Eddie Hearn: Jamie McDonnell faces toughest fight of career against Naoya Inoue

Eddie Hearn admits Jamie McDonnell (pictured) faces his toughest fight yet against Naoya Inoue. Richard Heathcote/Getty Images

Promoter Eddie Hearn admits Jamie McDonnell faces his toughest fight yet against Naoya Inoue -- but hopes his height advantage will be decisive in Tokyo on Friday.

WBA bantamweight champion McDonnell has a five-inch height advantage over Inoue that Hearn in the world title fight that is being streamed live on ESPN+ on Friday and is due to start 1.15pm U.K. time.

Hearn is confident of McDonnell upsetting the odds and conquering a fighter known as 'Monster' who has stopped 13 of his 15 victims.

"You can see how popular Inoue is over here and it's easily the most difficult fight of Jamie's career," Hearn told ESPN from Japan.

"The weight is always an issue but they said it was not quite as difficult as his last fight which is good news and it's always difficult making weight away from home.

"I don't see the weight being a major factor in this fight, but the height is massive. He was huge compared to Inoue at the weigh-in and he has to use that to his advantage.

"Inoue looked very full at the weight and looked as though he could take three pounds off easy, so he's a small bantamweight and Jamie is a big bantamweight and that has to be an advantage. But it comes down to how Jamie uses it."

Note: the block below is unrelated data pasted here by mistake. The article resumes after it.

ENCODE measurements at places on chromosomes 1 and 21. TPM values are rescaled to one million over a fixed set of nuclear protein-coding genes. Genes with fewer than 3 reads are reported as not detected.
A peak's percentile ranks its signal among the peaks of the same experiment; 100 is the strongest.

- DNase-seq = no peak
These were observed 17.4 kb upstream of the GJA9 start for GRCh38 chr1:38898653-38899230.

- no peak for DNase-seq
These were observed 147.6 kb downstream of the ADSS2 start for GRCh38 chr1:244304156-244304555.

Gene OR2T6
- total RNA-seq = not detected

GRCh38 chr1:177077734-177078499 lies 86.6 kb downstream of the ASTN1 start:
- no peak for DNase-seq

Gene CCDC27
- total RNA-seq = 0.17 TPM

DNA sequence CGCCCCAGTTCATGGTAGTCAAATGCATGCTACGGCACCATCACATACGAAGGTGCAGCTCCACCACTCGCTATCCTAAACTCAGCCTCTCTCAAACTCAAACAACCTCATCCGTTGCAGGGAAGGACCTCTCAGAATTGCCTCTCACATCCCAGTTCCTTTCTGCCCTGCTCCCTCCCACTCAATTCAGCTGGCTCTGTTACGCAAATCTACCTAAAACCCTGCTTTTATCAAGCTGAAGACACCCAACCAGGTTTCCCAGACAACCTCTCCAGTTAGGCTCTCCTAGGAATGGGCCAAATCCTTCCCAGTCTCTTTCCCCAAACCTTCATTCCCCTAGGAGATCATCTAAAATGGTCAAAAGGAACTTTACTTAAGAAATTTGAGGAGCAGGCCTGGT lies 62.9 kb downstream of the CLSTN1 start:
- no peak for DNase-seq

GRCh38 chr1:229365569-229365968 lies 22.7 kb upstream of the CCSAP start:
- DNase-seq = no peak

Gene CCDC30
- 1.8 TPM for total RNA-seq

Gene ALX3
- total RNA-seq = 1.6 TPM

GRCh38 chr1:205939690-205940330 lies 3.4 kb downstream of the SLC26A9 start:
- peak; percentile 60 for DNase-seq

Inoue (15-0, 13 KOs), 25, is aiming to become a three-weight world champion against McDonnell (29-2-1, 13 KOs), in front of his home fans at the Ota-City General Gymnasium in Tokyo, Japan.

McDonnell, 32, will be making a seventh defence of his WBA "regular" bantamweight belt (Belfast's Ryan Burnett holds the full title) and has experience of winning overseas which Hearn hopes bodes well for him.

McDonnell, from Doncaster, has title wins over the likes of Japan's Tomoki Kameda and Venezuela's Liborio Solis in America and Monaco respectively.

"Jamie seems to be immune about fighting away from home because he has travelled to win the European title and Kameda twice in America and fought in Monte Carlo also," Hearn said.

"It's very different out here and very different from Doncaster but Jamie has not been beaten for ten years and he has won away before.

"This would be one of the biggest British wins for a boxer away from home."

McDonnell-Inoue will air live on ESPN+ in the United States beginning at 8:15 a.m. (1.15pm U.K.) ET on Friday.